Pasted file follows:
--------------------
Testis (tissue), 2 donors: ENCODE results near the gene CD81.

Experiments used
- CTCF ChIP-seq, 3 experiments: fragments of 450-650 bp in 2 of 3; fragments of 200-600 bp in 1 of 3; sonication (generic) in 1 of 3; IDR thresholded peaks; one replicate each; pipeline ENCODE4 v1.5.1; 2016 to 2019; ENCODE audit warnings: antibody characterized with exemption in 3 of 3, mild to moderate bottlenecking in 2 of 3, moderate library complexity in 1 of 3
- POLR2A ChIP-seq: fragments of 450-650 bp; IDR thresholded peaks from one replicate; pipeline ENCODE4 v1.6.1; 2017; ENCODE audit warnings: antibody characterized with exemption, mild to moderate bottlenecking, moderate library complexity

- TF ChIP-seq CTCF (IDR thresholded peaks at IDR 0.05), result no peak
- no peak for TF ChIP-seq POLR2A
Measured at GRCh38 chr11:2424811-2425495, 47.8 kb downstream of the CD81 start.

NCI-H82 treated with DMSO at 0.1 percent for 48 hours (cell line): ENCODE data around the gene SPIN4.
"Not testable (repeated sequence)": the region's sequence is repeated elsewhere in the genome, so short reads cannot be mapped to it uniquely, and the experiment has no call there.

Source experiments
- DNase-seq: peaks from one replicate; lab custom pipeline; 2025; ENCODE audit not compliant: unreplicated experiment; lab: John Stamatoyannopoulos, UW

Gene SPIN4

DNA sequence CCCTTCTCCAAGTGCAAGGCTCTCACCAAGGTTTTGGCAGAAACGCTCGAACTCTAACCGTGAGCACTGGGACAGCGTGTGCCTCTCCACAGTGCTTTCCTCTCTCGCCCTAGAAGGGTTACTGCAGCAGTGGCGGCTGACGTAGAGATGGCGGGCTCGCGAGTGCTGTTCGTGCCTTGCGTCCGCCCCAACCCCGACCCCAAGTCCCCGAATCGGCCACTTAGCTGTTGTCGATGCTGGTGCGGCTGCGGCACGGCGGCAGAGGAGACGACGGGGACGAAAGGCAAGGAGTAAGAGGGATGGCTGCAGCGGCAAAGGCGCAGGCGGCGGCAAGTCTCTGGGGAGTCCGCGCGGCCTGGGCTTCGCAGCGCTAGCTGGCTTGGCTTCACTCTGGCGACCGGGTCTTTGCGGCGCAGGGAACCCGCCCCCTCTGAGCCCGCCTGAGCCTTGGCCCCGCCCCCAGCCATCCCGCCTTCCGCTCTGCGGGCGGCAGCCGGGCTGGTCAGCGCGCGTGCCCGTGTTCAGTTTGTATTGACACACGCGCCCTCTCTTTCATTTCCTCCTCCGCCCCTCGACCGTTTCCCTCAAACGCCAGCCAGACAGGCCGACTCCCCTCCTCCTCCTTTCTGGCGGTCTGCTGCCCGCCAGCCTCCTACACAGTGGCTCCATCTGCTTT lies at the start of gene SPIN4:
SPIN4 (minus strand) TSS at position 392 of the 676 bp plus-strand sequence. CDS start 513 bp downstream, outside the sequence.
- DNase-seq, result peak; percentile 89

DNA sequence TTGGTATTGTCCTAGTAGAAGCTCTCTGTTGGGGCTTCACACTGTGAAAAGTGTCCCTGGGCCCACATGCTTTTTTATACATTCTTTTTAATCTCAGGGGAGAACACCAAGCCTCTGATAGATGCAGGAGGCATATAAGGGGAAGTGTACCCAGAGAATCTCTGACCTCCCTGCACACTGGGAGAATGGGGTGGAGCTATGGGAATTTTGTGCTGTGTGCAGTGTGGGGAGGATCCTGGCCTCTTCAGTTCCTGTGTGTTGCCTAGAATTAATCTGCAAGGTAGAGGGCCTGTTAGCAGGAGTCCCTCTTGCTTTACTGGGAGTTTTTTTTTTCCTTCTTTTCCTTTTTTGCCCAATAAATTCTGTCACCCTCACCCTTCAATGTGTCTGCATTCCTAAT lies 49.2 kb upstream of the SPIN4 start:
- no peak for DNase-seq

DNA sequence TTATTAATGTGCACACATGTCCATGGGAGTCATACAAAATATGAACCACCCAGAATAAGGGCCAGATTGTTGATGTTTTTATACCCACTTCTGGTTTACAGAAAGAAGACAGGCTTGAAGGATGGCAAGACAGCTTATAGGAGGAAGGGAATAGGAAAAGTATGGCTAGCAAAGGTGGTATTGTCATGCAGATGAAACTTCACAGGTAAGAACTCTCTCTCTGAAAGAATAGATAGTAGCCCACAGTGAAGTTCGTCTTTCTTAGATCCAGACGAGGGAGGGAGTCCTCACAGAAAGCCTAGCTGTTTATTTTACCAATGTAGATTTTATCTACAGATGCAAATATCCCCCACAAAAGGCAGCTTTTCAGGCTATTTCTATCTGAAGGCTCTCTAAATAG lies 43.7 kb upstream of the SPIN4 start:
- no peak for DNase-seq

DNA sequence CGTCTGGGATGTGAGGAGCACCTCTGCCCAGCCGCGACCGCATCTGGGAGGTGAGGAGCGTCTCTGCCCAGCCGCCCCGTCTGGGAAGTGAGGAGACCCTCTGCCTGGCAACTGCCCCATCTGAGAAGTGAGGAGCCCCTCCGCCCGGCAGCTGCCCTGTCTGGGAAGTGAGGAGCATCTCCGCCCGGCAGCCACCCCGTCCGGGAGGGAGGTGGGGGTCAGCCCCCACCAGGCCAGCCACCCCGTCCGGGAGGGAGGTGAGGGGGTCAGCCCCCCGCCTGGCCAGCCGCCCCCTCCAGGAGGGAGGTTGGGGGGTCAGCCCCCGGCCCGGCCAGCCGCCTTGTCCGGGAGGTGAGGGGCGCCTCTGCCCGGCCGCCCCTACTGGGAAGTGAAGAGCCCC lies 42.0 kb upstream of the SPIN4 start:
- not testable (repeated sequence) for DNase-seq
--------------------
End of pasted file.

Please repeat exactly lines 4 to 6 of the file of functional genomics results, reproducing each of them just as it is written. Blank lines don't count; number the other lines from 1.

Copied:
- POLR2A ChIP-seq: fragments of 450-650 bp; IDR thresholded peaks from one replicate; pipeline ENCODE4 v1.6.1; 2017; ENCODE audit warnings: antibody characterized with exemption, mild to moderate bottlenecking, moderate library complexity

- TF ChIP-seq CTCF (IDR thresholded peaks at IDR 0.05), result no peak
- no peak for TF ChIP-seq POLR2A